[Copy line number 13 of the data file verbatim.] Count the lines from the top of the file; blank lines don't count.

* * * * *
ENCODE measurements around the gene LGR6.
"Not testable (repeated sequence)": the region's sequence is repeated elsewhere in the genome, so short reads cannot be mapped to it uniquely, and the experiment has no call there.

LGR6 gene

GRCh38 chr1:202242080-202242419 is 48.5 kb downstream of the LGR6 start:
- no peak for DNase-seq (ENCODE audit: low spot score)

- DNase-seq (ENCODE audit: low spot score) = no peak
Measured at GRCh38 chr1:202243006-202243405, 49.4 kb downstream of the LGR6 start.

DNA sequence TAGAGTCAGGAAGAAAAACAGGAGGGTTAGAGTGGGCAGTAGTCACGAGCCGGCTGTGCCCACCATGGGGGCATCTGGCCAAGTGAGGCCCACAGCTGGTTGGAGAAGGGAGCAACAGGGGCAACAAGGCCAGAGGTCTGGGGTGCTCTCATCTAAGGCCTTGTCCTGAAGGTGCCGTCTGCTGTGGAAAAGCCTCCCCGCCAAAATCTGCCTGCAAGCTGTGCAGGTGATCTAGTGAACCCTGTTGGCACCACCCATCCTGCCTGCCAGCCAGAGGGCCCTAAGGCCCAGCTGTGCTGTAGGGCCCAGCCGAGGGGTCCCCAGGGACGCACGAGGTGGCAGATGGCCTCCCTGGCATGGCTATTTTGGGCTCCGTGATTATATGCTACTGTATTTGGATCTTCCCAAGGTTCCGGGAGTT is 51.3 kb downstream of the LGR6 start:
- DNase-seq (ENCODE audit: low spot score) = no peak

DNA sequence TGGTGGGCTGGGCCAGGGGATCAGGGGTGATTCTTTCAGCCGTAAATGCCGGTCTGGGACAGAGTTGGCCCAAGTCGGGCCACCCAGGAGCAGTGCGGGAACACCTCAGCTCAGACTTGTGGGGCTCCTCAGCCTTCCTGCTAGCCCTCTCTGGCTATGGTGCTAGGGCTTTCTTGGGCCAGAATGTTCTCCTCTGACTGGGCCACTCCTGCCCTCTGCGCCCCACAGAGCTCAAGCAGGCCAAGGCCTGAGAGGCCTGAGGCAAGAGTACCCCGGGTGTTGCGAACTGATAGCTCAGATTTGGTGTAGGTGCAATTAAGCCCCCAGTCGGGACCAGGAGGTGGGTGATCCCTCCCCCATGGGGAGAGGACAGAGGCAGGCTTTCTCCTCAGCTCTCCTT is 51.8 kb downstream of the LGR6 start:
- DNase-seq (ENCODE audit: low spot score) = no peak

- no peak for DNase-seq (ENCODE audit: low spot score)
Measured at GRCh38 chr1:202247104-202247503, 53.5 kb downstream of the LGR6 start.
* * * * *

Measured at GRCh38 chr1:202247104-202247503, 53.5 kb downstream of the LGR6 start.